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In the early 1960s Max Prick van Wely composed Three improvisations on Peruvian folk music for the left hand alone for the famous Dutch pianist Cor de Groot. Many years later, when we had entered into partnership, I rewrote the first two folk-music arrangements for piano two-handed and combined these. In 1986 this composition was published by Broekmans & Van Poppel. Not available anymore, this is a slightly revised republication.
Pianorama – a pianistic panorama of Europe consists of twelve folk music arrangements from different countries in Europe. The sequence of the parts was determined by the mutual differences in character and nature of the music of the countries concerned. The cycle can therefore best be performed in its totality. However, there is no motivic relationship between the parts, so that these also can be considered as stand-alone compositions.
A second project in collaboration with Prick van Wely concerned a series Valses Caractérisiques: three piano pieces in easy-listening style in which the influence of salon music from the early 20th century is to be felt. Each waltz is preceded by a beautiful litho created specially for this publication by the visual artist Iris de Leeuw. For the less advanced player, fingering and pedalling have been added.
Three parts of the cycle Pianorama for piano duet (AB II-02) were reconstructed in 1995 to form two-handed piano pieces; these were published by XYZ.
It concerns Romanian folk melody (in the style of early Bartók), Spanish wedding dance (in the style of Albeniz) and Evening Mood – a folk song from Bohemia (in the style of Dvorák).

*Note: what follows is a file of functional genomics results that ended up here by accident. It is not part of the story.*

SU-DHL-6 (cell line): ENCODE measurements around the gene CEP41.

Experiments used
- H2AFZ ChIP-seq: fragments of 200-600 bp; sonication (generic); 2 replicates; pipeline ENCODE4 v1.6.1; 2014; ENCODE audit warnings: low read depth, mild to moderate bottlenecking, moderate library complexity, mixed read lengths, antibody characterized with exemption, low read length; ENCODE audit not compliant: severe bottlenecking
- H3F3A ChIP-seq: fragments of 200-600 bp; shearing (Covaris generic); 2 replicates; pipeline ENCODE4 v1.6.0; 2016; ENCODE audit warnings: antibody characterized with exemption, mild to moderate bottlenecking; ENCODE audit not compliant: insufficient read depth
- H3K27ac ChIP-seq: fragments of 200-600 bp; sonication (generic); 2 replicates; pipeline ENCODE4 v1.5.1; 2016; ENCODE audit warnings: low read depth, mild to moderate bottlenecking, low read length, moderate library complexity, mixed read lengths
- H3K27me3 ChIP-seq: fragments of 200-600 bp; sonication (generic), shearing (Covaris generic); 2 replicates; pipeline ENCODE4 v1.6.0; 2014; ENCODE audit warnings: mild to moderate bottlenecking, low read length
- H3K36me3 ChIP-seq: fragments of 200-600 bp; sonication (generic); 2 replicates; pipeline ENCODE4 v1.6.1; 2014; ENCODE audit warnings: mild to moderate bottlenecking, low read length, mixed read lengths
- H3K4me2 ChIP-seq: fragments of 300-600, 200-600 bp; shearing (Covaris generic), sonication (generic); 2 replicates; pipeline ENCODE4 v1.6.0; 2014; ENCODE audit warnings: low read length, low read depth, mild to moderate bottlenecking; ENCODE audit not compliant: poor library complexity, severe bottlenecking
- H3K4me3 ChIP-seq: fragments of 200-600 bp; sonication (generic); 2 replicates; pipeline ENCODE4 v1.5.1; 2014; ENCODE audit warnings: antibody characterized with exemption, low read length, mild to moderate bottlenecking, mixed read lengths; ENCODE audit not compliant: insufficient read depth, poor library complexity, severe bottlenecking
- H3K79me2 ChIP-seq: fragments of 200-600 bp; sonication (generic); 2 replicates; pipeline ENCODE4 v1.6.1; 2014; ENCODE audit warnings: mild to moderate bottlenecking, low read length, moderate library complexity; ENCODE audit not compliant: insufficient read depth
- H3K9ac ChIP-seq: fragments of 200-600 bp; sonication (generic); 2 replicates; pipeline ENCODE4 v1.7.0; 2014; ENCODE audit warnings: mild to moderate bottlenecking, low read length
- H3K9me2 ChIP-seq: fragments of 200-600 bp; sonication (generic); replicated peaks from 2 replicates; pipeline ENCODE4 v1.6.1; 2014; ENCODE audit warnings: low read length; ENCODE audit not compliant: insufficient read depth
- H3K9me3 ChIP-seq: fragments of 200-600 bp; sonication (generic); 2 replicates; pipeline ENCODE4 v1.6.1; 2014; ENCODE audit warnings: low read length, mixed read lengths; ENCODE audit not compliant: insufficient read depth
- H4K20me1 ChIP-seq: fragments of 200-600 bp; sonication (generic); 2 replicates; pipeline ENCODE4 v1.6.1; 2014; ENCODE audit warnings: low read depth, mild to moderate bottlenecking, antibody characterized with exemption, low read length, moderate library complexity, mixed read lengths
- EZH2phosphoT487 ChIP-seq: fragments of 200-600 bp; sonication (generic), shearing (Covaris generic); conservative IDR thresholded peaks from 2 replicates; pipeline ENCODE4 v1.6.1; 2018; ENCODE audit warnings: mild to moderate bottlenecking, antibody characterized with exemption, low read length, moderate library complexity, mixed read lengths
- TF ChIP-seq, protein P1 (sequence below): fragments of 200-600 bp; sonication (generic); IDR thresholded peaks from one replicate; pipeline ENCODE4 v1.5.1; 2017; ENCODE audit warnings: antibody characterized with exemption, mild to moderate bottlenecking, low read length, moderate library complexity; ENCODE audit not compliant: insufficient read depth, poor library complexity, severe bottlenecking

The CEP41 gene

In 1990 Max Prick van Wely wrote 24 preludes for piano in Romantic style. At his suggestion I worked through these and arranged the most beautiful parts (in my opinion): Nos. 1, 24 and 19. In this way the Three Preludes in Romantic Style saw the light of day in the summer of 1991 in close and amicable collaboration. The first Prelude has served as a required piece for Grade exams in Belgium. The pieces are recorded on CD AB I-01.
Armenia is a keyboard transcription of the Suite of popular Armenian tunes, played by Huri Arakelian (shevi) and Mardin Vartazarian (piano) on the record Arménie – Musique Instrumental (OCR 67). After the music was written out by ear, I arranged it freely. In the slow middle section, one hears imitations of Armenian folk music instruments such as the quanun (a cither-like instrument) and the duduk (a bass recorder with a week-dark timbre).
This keyboard arrangement of Bernstein’s ‘Maria’ from the musical West Side Story stands midway between a literal transcription and a free fantasy (paraphrase). First one hears the theme based on the sensual rocking rhythm of the habanera, as given by Bernstein. Quasi-improvising, moving a little further away from the original, the theme is then spun around with typical pianistic accompaniment figures. A music example can be heard at AB I-06.
The well-known Poème by Fibich is best known in the arrangement for violin and piano by the famous violinist Jan Kubelik; the original keyboard piece is rarely heard anymore, possibly because it is only ten bars long. The current arrangement first presents the keyboard piece in its original setting. Then the theme is repeated in a varied way. Thus I have tried to give this composition a bit more ‘volume’ and to make it suitable for performance on stage.
In the Music Section of The Liszt Society Journal (Volume 41; 2016) some unknown, largely unpublished songs by Franz Liszt were published, including Göttliche Gedanken. Playing through the score, it all sounded so well on the piano that soon the thought surfaced that the musical material would also come into its own as a keyboard piece. After an initial literal transcription, I have allowed myself greater liberties.